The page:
ControlDraw
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001 - index
002 - About Process Control
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008 - Education
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010 - Process Control Systems
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012 - Functional Design
013 - S88 Links
014 - Process Design
015 - Design Documents
016 - FRS
017 - P&ID
018 - Process Descriptions
019 - SDS
020 - URS
021 - PCS Graphic
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026 - Process Eng Diagram Flow
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065 - FAQ
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067 - Main Screen
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069 - Life Cycle
070 - Life Cycle and Models
071 - Specifications
072 - Functional Requirements Spec
073 - Functional Design Specification
074 - User Requirements
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077 - Standards
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079 - About Web Site
080 - ControlDraw Prices
081 - History
082 - History of Control
083 - History of ControlDraw
084 - History of S88
085 - History of Diagrams
086 - Documentation for the Life Cycle
087 - Large distributed projects
088 - System Development Structure
089 - The RTF Editor
090 - ControlDraw with CAD
091 - Web Layout
092 - Prototyping Partnership
093 - All pages
094 - IEC1131
095 - OnePageOverview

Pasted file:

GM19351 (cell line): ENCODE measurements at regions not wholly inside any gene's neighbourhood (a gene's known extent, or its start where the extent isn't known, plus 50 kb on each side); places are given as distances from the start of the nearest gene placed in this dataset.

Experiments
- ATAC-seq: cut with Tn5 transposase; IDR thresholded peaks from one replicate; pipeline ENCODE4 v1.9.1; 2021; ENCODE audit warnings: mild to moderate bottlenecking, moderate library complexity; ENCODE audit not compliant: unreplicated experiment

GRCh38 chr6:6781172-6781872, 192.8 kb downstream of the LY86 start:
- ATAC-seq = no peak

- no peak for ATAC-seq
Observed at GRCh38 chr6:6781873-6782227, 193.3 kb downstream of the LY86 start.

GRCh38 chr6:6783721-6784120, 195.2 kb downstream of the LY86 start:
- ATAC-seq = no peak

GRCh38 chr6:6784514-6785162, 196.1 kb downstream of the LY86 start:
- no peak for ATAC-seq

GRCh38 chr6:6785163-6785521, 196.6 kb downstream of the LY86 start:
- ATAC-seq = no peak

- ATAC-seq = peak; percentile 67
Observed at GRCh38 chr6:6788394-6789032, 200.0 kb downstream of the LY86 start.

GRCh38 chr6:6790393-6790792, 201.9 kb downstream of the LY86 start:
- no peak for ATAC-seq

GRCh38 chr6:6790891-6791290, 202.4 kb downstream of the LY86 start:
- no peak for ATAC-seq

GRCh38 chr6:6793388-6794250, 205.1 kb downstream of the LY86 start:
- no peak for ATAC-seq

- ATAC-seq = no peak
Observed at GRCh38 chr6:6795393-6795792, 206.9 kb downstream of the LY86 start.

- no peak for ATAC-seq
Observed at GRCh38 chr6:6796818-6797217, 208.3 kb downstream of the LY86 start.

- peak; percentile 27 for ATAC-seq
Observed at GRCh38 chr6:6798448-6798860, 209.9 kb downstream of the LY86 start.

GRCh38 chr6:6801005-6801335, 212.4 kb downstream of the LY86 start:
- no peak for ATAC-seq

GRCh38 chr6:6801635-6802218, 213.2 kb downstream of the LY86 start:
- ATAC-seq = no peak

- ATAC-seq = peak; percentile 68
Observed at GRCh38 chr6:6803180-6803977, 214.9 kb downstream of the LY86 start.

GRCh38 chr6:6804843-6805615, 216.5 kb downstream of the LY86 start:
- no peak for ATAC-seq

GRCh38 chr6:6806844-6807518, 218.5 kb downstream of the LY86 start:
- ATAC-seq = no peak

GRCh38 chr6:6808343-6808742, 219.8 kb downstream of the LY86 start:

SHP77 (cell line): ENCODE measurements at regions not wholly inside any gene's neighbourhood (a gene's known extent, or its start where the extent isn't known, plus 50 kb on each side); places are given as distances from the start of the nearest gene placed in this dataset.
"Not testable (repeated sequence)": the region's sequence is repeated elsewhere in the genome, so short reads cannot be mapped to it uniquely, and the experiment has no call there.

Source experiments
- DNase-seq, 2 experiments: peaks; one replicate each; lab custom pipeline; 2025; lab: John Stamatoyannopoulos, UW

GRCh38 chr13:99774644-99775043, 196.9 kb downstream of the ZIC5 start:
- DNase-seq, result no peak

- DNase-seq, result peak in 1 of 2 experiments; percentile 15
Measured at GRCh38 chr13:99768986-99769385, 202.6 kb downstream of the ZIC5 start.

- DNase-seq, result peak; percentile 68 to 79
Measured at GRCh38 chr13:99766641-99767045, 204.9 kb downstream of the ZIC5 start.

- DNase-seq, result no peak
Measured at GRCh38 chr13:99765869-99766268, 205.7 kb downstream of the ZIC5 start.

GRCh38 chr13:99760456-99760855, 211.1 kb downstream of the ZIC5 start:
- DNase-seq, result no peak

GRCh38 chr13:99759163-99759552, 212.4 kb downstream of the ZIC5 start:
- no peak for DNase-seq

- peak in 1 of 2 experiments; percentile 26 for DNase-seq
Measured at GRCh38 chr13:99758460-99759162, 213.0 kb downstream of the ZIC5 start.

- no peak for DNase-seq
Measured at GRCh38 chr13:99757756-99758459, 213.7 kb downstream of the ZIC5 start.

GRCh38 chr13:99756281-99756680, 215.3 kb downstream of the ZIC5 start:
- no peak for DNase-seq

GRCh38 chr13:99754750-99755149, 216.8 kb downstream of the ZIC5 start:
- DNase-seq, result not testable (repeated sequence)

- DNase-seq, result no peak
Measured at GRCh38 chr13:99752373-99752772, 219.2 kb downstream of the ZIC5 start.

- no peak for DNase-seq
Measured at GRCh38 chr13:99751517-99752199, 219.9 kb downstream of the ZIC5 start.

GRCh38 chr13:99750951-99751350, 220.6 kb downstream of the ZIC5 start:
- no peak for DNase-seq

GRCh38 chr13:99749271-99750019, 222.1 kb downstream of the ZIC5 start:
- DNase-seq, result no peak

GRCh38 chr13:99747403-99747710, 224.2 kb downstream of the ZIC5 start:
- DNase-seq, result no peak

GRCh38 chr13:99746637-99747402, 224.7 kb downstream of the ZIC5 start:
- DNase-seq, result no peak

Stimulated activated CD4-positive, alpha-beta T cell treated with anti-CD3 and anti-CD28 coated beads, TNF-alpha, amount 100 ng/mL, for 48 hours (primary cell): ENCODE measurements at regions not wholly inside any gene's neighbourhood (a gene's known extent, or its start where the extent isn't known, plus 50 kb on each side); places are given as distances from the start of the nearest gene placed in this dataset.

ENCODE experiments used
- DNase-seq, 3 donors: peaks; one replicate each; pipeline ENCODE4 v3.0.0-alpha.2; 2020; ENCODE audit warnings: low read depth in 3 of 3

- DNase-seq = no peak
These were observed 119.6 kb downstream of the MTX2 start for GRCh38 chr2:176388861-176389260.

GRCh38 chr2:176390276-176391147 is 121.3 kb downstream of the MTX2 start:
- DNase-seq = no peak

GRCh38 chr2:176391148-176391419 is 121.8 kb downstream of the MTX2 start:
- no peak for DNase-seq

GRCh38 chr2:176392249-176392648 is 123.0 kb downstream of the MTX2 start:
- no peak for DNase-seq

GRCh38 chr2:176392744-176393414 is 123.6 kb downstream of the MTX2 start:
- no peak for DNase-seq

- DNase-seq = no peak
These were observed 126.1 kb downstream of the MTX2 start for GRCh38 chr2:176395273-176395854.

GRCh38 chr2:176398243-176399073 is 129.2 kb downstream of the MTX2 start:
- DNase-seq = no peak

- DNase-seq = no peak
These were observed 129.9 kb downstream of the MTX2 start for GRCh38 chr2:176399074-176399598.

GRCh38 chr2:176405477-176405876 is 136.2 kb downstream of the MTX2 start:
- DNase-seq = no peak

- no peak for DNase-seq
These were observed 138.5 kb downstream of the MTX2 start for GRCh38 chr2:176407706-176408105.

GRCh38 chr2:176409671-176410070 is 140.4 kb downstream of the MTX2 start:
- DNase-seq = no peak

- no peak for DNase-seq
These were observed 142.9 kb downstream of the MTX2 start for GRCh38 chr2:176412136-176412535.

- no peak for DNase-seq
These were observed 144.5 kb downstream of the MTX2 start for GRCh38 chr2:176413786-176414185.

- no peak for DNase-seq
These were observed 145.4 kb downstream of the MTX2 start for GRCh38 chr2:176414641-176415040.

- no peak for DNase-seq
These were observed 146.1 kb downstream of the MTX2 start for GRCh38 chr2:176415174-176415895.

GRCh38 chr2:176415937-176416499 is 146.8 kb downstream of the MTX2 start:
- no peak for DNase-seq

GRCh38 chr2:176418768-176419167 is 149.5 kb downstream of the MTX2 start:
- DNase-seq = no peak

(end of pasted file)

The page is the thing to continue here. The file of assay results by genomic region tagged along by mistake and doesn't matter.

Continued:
19 - SDS (Web Page)


The Software Design Specification for a Process Automation system is a design document that explains where the functions are implemented.

The purpose of a Software Design Specification (SDS) is to define the software that is to meet the functional requirements for the project. It is the stage at which the supplier specifies the detailed design of the software system, produces the program code to realise that design, tests the individual programs and integrates them into the complete software system.

Now, a PCS automation system generally has a collection of standard reusable modules that need to be configured and/or programmed. But unlike a typical IT type system the design of these modules is often part of the standard software of the system and is not needed in detail in the SDS. A good example of this is a PID Controller, where the PID algorithm is not something specifically designed for the project.It may have some documentation in the systems standard manuals but they are not normally considered to be part of the SDS.

There is another class of module that a PCS often contains, these are application library objects rather than standard software

What an Automation SDS should contain includes for example:
Lists of the standard software being used, including version numbers and references to the relevant system documentation
Designs for all the custom software that is produced specifically for the project
Mapping of functional requirements to the software modules

All software modules, including application specific and system standard should have version control

Note - conventional IT SDS's and here is a good example are not really the same as those for Automation system
The Requirements Model can be developed to cover the content of an SDS


Page Review Status: None Version 329